The final instalment of life in the Seven Dials by Tony Hill…
Because Dad had to be able to drive his lorry to the far corners of Sussex to put injured horses and cows out of their misery, he had a virtually unlimited supplementary petrol ration. This allowed him to be the only Brighton greengrocer who was able to deliver to the big houses around Dyke Road Avenue and the back of Hove, and boosted his trade considerably. You chose your own price in the Dials Vegetable Market. If, for example, he had peas that could be sold at seven pence a pound, he would split the batch into two piles on opposite sides of the shop, one pile labelled Peas 6d lb, the other marked Best Peas 8d lb. Three out of four ladies chose the dearer ones! This made more profit for Dad, saved money for the really poor, of whom there were quite a few, and made the other customers feel they were living well, so everybody was happy. Dad often drove up to Covent Garden to buy stock, leaving at 4am, and most other days he would be in the Brighton Vegetable by six. The shop opened at seven and did quite a good trade with people on their way to work.
Dad hated barrow boys, who paid no rent or rates, and probably no taxes. The barrow boys would go to the market after all the shopkeepers had gone to open their shops, and take the leftover stock at a knockdown reduction, then sell it at prices the shops couldn’t possibly match. If a barrow was set up near the Dials, Dad was straight on the phone to the police, as he knew that most of the barrow traders were unlicensed, and could be moved on or even prosecuted.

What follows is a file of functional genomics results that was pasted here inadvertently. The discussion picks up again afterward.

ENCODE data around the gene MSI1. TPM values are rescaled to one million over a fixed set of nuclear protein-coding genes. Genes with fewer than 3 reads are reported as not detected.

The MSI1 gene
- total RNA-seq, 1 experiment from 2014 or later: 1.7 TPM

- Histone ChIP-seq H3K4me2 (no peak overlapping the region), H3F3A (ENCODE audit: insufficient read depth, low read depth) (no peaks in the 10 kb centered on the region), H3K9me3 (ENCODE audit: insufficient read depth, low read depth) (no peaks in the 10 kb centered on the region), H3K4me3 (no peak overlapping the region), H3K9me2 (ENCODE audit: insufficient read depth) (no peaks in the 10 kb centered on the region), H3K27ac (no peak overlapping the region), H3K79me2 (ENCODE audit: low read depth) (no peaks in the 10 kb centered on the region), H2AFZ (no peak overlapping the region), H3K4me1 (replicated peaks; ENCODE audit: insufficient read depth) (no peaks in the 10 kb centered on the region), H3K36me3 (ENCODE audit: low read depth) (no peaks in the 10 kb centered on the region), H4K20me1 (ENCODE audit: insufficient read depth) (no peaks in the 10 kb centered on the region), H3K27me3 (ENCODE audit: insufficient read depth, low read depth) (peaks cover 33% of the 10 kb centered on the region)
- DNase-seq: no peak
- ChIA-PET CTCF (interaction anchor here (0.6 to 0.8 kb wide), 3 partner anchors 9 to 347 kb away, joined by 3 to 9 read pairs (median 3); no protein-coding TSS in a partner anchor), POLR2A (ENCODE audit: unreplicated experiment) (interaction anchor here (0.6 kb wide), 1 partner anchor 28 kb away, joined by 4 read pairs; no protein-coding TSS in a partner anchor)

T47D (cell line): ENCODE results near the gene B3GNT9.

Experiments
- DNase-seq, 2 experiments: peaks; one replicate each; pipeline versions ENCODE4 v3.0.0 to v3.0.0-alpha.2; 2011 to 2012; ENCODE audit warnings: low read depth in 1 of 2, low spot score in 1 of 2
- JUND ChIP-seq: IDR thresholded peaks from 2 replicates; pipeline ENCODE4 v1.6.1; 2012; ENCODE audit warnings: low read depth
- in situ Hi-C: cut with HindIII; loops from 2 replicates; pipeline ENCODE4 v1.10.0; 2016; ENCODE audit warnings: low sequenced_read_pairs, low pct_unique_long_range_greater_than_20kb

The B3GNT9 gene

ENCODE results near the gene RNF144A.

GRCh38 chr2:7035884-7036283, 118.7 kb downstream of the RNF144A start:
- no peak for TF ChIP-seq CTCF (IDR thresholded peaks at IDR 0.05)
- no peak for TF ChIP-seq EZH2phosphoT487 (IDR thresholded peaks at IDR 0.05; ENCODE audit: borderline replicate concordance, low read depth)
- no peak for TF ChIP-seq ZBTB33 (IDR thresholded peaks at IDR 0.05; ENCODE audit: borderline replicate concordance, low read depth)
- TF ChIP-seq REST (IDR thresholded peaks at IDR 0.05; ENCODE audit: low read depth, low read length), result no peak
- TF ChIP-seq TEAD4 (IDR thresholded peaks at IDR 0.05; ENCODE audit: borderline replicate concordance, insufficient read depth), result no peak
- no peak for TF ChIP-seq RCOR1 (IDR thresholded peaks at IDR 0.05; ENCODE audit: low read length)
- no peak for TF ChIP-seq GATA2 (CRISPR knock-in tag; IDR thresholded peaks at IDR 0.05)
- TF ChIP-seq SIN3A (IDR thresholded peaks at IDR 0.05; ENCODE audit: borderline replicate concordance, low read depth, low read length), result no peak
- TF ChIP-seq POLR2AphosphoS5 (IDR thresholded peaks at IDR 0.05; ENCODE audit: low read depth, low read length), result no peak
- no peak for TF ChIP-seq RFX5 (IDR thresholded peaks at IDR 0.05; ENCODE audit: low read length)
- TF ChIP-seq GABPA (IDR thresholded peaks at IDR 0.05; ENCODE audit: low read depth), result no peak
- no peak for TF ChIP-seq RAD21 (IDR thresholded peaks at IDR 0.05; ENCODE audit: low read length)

By about 1947 I used to join him on Saturday mornings, and full-time from the end of the Autumn term until Christmas Eve, helping him load stock at the market, bringing sacks of potatoes and carrots into the shop, serving customers, and delivering orders on the trade’s bike. Most days after opening up he would be off on his other business. He employed a pair of sales assistants in the shop, as did Nina in the Florists.
On Christmas morning he would wake me with a cup of tea laced with whisky, and I used to go with him to the shop, where we picked up presents for some of his Brighton friends and favourite customers, and then made a pilgrimage around Brighton, usually drinking the health of each person visited. By the time we got home for lunch, Dad would be what he used to call ‘cousined’ (breathalysers had not been invented then) and after roast turkey and a bottle of Entre Deux Mers he would be ready for an afternoon nap of about eight hours. That, however, was not the end of Christmas Day! For a few days after Christmas we lead a nocturnal existence. We would have a party starting at about 10pm and lasting until 5am, go to sleep all day and get up to go to the second house of the Pantomime at the Hippodrome.
Other parties followed on successive nights, with plenty of booze and singing with Dad on banjo or guitar – he had been a full-time musician between the wars) and me on piano (later to be semi-pro), so it was usually nearly New Year before we saw daylight!